Linksys 961 and 962 4-to-6 line SIP phones
Linksys WiFi phones

UT Starcom ATAs and WiFi phones

Cisco 7940 and 7960 SIP phones

Consult the installation instructions that came with your device for further information.
What equipment do I need to use your VoIP service?
You need a high-speed Internet connection (DSL, cable, Data Card, or an office LAN), and either a normal telephone combined with an ATA (Analog Telephone Adapter) or an IP Phone. Both the ATA and the IP Phone plug into any available Ethernet connection on your home or business network. If there is only a single Ethernet connection on your DSL or cable modem, and your computer is plugged into this connection, you need to buy a router/firewall or an ATA combined with a router in order to use both your VoIP service and your computer at the same time. You can purchase an inexpensive router from any consumer electronics retailer, such as Radio Shack or Best Buy.
What is a router, and do I need one?
A router is a network device that manages the distribution of data to and from multiple devices on your home or office network. Because you probably want to use your computer for e-mail or Web surfing and your VoIP service at the same time, you typically need a router. You have three choices:
  • Your DSL or cable modem may already have a router built into it, although this is not a usual configuration. In this case, the modem has multiple Ethernet ports built into it. Simply connect your computer to one Ethernet port and your VoIP device to another.
  • You already have a router, to which your computer is connected. Plug your VoIP device into one of the free router ports. Most recently manufactured routers can work with your VoIP device right out of the box. If not, or if you are using an early generation router, usually you need only minor modifications to your router settings or a simple software download. No one can know the peculiarities of every router on the market, so e-mail customer support if you experience any problems with different equipment and help add to the knowledge database.
  • You may need to buy a router/firewall, but typically one for your home or small office will be inexpensive and readily available. DSL/cable Web-safe routers that provide NAT and DHCP are recommended. VoIP works with most routers available for purchase today. If you are having trouble with your VoIP service on an older model router, download and install the router's latest software update from the manufacturer's Web site.

Router Configuration Guide

What is a SIP Phone?
A SIP Phone has an ATA built in to accommodate VoIP. A typical SIP Phone has 2 to 4-line office-type phone, such as the Linksys 941 or Cisco 7960, with multiple “soft buttons” that can be configured to transfer calls, access voicemail, do speed dial, and so on.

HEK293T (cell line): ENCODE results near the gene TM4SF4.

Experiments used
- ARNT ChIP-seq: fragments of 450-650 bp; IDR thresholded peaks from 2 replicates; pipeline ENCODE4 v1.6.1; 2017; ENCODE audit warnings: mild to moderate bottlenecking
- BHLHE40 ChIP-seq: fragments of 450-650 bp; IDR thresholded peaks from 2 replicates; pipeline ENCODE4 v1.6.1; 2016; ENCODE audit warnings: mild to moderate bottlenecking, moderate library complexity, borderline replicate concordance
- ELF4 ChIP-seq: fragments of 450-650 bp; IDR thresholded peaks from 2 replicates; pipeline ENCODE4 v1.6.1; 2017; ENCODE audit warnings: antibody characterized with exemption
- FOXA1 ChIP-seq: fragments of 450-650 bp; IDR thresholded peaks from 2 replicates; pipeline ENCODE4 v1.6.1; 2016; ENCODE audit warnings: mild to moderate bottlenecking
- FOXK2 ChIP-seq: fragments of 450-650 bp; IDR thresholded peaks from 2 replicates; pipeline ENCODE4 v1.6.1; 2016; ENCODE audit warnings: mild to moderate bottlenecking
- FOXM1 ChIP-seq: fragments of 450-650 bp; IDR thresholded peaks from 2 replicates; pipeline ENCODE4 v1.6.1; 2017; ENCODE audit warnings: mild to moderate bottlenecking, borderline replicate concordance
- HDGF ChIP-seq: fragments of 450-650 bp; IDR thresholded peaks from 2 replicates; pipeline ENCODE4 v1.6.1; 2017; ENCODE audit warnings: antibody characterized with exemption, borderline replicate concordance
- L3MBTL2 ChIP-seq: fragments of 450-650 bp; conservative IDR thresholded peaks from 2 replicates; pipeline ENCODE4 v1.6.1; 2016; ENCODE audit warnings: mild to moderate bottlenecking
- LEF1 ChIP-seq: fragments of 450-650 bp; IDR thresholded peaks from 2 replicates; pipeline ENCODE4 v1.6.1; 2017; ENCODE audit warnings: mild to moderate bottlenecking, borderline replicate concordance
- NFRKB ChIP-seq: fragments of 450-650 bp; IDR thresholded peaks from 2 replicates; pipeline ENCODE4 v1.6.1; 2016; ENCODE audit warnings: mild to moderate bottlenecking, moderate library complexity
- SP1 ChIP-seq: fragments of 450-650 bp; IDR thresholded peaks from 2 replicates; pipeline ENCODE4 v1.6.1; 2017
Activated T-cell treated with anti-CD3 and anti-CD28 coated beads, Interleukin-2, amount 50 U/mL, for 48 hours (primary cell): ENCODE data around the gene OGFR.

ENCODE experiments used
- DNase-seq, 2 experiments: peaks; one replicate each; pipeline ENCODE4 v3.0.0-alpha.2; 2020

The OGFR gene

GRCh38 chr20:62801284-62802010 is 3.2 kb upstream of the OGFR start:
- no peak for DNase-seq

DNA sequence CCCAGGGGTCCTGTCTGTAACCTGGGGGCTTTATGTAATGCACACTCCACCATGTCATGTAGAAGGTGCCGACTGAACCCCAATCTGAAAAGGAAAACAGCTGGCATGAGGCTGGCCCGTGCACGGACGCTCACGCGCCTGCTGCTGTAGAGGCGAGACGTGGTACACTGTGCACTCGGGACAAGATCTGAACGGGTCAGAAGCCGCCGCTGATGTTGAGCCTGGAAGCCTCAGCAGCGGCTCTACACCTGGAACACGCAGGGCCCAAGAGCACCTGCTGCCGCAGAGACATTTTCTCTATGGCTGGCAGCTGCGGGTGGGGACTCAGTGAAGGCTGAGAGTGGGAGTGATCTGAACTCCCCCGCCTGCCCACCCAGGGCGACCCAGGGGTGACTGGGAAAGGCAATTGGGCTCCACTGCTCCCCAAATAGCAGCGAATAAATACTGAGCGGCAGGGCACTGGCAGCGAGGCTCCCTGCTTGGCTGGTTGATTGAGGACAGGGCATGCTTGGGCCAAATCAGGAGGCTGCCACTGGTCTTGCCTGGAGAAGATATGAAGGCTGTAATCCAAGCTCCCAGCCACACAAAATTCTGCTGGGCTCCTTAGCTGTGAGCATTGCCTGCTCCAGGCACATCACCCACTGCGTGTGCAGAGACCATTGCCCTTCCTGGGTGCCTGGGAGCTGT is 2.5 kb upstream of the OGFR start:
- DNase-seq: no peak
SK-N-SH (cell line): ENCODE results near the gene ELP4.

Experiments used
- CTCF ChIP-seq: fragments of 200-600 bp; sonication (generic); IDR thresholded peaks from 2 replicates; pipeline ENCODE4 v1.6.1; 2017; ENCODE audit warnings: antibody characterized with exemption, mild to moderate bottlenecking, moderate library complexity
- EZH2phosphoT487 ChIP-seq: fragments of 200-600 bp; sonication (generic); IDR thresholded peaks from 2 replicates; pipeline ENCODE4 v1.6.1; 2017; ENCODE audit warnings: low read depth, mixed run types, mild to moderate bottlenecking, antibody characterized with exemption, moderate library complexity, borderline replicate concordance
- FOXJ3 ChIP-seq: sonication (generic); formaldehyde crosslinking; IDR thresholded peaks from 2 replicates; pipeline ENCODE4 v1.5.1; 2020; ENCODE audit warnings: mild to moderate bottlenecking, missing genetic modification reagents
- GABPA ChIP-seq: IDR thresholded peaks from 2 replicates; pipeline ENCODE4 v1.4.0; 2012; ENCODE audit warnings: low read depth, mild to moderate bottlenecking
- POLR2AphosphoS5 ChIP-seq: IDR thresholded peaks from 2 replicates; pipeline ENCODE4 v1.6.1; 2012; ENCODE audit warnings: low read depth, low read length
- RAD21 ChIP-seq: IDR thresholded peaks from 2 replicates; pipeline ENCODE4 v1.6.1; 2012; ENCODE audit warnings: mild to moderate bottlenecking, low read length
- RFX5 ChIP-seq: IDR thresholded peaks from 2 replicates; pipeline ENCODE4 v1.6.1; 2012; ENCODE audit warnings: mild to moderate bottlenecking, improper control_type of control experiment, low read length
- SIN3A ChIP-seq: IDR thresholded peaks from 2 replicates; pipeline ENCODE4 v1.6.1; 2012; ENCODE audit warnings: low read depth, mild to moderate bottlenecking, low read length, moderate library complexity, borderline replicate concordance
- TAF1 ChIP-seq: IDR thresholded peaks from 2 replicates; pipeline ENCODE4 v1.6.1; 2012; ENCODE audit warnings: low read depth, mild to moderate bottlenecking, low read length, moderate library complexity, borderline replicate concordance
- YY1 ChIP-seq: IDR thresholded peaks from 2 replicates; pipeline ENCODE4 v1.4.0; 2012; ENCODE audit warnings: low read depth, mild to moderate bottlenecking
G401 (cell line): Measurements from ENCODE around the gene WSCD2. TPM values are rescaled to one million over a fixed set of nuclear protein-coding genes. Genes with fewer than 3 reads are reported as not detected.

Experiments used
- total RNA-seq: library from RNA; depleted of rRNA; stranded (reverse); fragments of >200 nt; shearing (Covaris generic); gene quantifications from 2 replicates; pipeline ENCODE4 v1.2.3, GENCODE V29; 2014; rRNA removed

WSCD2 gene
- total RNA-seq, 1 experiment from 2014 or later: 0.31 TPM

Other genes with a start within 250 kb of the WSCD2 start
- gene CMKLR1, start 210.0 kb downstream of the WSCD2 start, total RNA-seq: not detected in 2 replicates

What is an ATA?
ATA stands for Analog Telephone Adapter. Typical home and single-line office phones, whether corded or cordless, use analog signaling to communicate with your local telephone company’s switch. An ATA takes those analog signals and turns them into VoIP so that calls can go out over the Internet. Most non-IP office phones use proprietary, digital signaling and don't work with an ATA (or directly with VoIP service) at all.
What types of telephones work with the VoIP ATA?
Any “regular” touchtone phone in your home or office can be used with your VoIP service. Corded or cordless phones work equally well, and multi-line regular phones also work fine. Most older office phones have proprietary, digital signaling, and don't work if connected to a VoIP device. The only way VoIP can work with these older key systems or PBXes is by connecting a multi-channel VoIP device between the central “brain” of the phone system and a high-bandwidth Internet circuit.
Will my answering machine work with VoIP?
Remember, your VoIP service comes with free, full-featured voicemail. Most people find that they don't want to use their very limited answering machine any longer so they switch it off when they change to VoIP service.

However, you can choose to continue using your answering machine if you want. Just remember to turn OFF the VoIP voicemail feature or you may end up with two different greetings playing at the same time! You do this by going to your VoIP Control Panel (VCP), selecting the CallBlast tab, then changing the number of rings on your Primary VoIP Line to something very large, such as 99. This step ensures that your answering machine always picks up first.

Will my fax machine work with VoIP?
Your fax machine may work fine with VoIP, depending on the type of faxing you do and what device you use. Simply connect your fax machine to a VoIP device in the same way you connect a phone. Some adjustments on your fax machine setup may be needed to make success more likely. If you send or receive faxes longer than three pages on a regular basis, be sure to use an ATA that supports T.38 fax-over-IP protocol.

We also offer an IP-Fax service, which handles inbound faxes in a different manner (speak with your representative or contact customer service). You get a special DID or phone number, and faxes sent to that number are delivered to your e-mail address as PDF attachments. Outbound faxing is not available on an IP-Fax service. There is a separate setup and monthly charges for an IP-Fax service.